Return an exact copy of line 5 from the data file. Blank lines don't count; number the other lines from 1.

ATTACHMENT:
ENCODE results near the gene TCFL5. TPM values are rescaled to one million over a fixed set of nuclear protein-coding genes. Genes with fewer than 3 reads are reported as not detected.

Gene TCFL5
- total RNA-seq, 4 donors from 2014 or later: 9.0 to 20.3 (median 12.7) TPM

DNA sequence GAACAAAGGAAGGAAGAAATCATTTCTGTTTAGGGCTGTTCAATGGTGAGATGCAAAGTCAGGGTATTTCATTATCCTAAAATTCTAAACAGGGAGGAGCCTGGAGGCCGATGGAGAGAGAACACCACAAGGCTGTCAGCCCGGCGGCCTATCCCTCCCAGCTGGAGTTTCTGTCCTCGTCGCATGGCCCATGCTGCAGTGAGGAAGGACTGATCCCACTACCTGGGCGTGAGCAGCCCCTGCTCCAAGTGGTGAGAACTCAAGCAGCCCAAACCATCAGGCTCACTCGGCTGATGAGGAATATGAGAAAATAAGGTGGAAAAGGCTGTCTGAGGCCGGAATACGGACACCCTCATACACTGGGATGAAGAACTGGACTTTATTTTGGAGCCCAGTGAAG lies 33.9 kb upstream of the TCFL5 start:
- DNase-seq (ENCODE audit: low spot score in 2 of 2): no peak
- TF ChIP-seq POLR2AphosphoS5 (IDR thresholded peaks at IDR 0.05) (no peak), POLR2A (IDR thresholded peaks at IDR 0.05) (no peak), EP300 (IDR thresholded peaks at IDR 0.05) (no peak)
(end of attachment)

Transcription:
- DNase-seq (ENCODE audit: low spot score in 2 of 2): no peak